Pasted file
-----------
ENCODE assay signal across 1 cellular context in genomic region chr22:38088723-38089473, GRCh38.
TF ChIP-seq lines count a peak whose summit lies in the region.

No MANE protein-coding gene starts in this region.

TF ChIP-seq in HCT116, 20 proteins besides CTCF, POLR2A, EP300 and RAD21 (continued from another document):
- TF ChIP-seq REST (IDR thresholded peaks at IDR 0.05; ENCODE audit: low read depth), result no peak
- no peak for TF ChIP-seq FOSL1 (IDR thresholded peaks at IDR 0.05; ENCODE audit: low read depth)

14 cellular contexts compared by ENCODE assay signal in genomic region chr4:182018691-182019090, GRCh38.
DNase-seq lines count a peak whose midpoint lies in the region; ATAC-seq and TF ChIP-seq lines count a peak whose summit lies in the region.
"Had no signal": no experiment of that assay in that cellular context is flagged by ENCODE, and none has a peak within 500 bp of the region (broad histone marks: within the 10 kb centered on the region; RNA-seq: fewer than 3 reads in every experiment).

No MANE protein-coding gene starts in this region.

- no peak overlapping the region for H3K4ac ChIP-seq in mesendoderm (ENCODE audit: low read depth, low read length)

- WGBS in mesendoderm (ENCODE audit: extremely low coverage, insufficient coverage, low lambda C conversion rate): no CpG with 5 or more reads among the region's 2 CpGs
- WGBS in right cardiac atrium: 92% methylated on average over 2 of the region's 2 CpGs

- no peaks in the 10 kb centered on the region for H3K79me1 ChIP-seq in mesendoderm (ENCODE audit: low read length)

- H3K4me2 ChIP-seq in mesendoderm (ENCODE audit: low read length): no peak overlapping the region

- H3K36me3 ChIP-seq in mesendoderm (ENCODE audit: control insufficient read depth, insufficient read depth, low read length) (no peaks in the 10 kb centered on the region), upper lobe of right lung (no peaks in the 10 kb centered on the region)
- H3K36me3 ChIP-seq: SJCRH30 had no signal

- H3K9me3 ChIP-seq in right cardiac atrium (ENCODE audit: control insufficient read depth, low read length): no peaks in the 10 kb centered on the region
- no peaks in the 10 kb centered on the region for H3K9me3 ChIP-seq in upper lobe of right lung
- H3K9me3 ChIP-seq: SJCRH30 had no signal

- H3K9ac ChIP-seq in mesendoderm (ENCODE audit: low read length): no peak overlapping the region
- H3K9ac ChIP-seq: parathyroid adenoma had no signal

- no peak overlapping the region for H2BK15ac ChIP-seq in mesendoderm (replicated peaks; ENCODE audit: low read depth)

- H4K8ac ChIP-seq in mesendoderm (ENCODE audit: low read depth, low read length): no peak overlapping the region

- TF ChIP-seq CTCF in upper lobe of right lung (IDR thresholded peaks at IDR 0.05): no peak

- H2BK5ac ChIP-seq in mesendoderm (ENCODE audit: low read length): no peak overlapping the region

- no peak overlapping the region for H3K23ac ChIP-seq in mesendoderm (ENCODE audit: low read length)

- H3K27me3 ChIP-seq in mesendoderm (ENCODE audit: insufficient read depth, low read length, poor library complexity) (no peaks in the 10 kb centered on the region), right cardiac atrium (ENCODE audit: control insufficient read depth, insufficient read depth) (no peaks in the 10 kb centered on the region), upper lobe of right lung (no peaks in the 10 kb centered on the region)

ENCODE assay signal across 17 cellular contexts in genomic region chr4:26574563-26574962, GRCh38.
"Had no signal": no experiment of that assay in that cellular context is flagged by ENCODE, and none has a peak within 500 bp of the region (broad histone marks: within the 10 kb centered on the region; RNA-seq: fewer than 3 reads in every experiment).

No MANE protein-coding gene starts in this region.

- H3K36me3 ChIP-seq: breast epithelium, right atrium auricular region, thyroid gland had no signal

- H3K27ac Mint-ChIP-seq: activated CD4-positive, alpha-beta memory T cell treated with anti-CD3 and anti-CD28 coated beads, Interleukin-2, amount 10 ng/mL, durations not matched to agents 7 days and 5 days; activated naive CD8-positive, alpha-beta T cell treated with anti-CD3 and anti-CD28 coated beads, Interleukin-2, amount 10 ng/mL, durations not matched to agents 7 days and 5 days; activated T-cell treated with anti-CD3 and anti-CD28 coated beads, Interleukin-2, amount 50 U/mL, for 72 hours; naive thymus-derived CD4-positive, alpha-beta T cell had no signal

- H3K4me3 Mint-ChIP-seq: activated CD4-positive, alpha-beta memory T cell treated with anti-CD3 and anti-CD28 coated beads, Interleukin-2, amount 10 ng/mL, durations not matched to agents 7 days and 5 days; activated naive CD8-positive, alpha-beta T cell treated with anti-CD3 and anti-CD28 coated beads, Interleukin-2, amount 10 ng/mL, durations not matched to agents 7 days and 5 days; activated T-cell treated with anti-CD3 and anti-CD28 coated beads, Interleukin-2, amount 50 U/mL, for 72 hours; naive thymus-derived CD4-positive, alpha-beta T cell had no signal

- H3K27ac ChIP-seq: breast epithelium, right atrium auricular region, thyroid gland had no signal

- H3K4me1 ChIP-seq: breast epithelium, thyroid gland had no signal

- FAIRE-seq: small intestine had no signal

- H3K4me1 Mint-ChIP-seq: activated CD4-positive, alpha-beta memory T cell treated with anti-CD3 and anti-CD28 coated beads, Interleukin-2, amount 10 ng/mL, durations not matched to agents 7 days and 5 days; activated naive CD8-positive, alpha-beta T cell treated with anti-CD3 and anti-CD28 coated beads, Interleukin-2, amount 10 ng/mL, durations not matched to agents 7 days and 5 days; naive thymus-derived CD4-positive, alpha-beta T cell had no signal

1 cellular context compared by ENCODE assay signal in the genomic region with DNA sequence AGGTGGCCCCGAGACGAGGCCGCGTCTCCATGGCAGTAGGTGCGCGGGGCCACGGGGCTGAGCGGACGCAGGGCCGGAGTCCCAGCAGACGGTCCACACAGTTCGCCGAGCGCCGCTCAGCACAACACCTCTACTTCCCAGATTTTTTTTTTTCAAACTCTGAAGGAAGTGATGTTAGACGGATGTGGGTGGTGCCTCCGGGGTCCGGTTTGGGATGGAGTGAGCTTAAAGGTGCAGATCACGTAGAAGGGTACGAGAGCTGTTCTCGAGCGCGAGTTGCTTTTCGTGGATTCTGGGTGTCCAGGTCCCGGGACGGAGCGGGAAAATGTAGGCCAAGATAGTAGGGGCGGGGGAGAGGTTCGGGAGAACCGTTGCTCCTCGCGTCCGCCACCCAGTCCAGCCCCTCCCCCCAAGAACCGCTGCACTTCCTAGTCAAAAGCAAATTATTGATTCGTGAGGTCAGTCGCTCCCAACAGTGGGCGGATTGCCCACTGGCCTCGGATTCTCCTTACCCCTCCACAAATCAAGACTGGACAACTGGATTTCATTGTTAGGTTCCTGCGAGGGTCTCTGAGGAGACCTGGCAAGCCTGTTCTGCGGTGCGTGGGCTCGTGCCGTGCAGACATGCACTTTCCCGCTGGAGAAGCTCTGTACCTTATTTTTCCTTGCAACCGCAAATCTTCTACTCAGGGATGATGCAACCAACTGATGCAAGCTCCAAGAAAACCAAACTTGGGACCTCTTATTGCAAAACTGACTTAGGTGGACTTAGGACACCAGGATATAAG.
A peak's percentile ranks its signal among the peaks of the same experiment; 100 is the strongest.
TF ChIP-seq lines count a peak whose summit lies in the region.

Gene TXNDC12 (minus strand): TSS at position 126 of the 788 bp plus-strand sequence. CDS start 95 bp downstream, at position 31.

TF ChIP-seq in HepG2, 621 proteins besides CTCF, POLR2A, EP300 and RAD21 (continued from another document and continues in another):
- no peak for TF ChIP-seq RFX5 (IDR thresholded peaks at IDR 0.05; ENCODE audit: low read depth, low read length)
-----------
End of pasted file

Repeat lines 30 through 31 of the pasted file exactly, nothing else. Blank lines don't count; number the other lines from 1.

"Had no signal": no experiment of that assay in that cellular context is flagged by ENCODE, and none has a peak within 500 bp of the region (broad histone marks: within the 10 kb centered on the region; RNA-seq: fewer than 3 reads in every experiment).

No MANE protein-coding gene starts in this region.